A New Taxonomy for Stakeholder Engagement in Patient-Centered Outcomes Research
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Despite widespread agreement that stakeholder engagement is needed in patient-centered outcomes research (PCOR), no taxonomy exists to guide researchers and policy makers on how to address this need. We followed an iterative process, including several stages of stakeholder review, to address three questions: (1) Who are the stakeholders in PCOR? (2) What roles and responsibilities can stakeholders have in PCOR? (3) How can researchers start engaging stakeholders? We introduce a flexible taxonomy called the 7Ps of Stakeholder Engagement and Six Stages of Research for identifying stakeholders and developing engagement strategies across the full spectrum of research activities. The path toward engagement will not be uniform across every research program, but this taxonomy offers a common starting point and a flexible approach.
KEY WORDSstakeholders research guidance
The authors wish to thank Harry P. Selker, MD, MSPH, Institute for Clinical Research and Health Policy Studies, Tufts Medical Center and Tufts University School of Medicine, Donna Jo McCloskey, PhD, National Center or Research Resources, National Institutes for Health, and Sean Cahill, PhD, The Fenway Institute, for reviewing early versions of the manuscript.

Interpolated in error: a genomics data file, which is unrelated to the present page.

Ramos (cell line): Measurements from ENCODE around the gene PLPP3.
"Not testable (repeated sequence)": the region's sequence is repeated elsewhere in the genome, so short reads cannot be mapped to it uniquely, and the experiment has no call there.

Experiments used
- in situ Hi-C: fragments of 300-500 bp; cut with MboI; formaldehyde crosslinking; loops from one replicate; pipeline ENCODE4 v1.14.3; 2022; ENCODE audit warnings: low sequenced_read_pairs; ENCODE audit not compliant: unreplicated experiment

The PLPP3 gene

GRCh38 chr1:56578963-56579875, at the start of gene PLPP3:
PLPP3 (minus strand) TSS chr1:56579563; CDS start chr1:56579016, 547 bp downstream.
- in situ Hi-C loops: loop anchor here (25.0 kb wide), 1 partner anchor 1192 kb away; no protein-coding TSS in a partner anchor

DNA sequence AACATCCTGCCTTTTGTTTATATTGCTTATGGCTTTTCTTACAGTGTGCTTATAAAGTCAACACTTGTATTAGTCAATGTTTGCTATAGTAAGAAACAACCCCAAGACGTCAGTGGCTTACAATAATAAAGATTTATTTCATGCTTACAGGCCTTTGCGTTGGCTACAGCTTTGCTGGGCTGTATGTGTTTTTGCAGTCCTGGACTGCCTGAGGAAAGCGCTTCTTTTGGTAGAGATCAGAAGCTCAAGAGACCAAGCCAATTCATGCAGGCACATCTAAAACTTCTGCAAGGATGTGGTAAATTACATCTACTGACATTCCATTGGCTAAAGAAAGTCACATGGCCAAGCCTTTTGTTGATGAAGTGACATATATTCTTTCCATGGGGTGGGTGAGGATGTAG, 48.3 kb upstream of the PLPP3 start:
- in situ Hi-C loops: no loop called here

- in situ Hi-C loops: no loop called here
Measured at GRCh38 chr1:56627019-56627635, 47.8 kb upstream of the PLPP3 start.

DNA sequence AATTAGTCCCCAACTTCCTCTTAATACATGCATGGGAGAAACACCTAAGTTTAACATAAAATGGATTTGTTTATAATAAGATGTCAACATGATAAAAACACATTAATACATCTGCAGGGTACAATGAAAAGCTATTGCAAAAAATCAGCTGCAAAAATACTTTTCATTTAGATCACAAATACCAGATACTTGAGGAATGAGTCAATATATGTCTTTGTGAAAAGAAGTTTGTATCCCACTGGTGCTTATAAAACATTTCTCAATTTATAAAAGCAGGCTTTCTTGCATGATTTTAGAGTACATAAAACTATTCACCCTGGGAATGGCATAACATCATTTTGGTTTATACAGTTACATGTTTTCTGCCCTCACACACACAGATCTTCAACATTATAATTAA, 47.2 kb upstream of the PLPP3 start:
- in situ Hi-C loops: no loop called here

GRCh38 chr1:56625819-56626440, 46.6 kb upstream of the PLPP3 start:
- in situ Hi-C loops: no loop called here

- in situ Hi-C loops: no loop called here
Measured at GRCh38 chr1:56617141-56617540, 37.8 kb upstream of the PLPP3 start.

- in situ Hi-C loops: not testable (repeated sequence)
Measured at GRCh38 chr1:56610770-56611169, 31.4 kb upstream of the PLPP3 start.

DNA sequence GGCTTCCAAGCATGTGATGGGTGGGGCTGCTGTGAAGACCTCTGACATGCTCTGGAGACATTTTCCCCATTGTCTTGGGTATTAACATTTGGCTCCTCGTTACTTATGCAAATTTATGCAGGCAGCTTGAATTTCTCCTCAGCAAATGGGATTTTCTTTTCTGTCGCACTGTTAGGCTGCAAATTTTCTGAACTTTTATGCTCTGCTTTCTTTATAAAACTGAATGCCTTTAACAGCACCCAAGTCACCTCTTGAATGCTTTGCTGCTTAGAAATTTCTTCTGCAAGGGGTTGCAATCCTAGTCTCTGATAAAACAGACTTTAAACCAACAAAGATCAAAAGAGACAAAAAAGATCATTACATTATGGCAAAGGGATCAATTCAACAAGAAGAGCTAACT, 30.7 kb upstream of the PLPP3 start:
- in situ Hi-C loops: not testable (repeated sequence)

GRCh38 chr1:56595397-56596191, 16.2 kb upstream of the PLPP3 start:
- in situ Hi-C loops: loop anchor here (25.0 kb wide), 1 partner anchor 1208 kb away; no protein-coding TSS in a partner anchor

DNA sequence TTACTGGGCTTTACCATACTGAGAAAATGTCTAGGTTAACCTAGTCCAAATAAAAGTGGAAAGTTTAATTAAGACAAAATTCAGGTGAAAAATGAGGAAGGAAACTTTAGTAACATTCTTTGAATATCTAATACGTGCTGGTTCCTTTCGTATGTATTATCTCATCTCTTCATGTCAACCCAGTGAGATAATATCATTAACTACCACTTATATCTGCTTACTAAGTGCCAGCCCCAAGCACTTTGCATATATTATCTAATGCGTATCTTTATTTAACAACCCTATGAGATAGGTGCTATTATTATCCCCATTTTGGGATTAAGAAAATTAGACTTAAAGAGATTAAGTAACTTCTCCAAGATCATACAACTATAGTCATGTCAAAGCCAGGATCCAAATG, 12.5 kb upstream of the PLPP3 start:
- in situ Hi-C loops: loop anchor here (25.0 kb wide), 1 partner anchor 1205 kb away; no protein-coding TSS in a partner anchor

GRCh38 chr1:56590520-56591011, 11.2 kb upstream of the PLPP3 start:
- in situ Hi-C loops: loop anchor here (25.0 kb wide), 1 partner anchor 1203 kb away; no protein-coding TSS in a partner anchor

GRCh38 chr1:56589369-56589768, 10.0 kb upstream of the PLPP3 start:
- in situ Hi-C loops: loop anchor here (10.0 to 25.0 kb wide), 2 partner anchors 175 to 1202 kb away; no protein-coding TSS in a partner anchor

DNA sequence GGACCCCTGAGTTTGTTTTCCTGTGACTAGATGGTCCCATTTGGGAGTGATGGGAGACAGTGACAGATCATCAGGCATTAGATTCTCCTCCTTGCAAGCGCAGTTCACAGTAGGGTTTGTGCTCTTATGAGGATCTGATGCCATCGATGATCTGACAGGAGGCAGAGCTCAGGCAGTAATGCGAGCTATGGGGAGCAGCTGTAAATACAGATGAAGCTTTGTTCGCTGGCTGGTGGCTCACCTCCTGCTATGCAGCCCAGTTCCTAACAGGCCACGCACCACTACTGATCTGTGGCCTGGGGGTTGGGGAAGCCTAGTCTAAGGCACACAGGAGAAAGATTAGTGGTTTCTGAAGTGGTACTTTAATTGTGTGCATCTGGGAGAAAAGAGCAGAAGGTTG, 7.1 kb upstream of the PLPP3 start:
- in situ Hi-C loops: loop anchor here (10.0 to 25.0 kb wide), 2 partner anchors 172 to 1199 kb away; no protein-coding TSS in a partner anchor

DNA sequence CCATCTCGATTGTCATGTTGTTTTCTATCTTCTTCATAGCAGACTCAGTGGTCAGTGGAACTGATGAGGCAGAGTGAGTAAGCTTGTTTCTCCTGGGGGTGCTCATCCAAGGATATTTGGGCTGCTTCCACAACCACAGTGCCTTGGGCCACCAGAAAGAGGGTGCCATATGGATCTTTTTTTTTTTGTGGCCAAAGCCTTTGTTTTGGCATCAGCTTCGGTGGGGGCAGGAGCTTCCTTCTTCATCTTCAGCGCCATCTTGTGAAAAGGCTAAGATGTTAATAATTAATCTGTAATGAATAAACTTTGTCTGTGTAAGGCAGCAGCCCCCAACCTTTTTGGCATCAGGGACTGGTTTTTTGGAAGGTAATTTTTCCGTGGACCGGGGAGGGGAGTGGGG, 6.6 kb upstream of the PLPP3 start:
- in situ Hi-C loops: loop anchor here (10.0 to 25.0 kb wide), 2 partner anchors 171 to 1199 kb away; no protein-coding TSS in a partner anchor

The authors wish to acknowledge Joseph Lau, MD, Institute for Clinical Research and Health Policy Studies, Tufts Medical Center and Tufts University School of Medicine, for creating an earlier version of the six-stage model of CER.
The authors wish to acknowledge Tully Saunders, Institute for Clinical Research and Health Policy Studies, Tufts Medical Center, for help in preparing the manuscript.
Conflict of Interest
The authors declare that they do not have a conflict of interest.
This project was funded in whole or in part with federal funds from the National Center for Research Resources (NCRR), National Institutes of Health (NIH), through the Clinical and Translational Science Awards Program (CTSA), part of the Roadmap Initiative, Re-Engineering the Clinical Research Enterprise. This publication was supported by grant no. UL1 RR025752 from the National Center for Research Resources (NCRR), National Institutes of Health (NIH). Dr. Concannon was supported by grant no. K01 HS017726 from the Agency for Healthcare Research and Quality. Dr. Morrato’s effort was supported by grant no. K12HS019464 from the Agency for Healthcare Research and Quality.
The findings and conclusions in this report are those of the authors and do not necessarily represent the official position of the National Center for Research Resources, National Institutes of Health, the Centers for Medicare & Medicaid Services, the Agency for Healthcare Research and Quality, or the Centers for Disease Control & Prevention.
Dr. Concannon took primary responsibility for conceiving and writing the manuscript, obtaining contributions from co-authors, and managing stakeholder reviews and government clearances. All co-authors made intellectual contributions and contributed original writing to the manuscript. Dr. Leslie contributed substantial editorial review.
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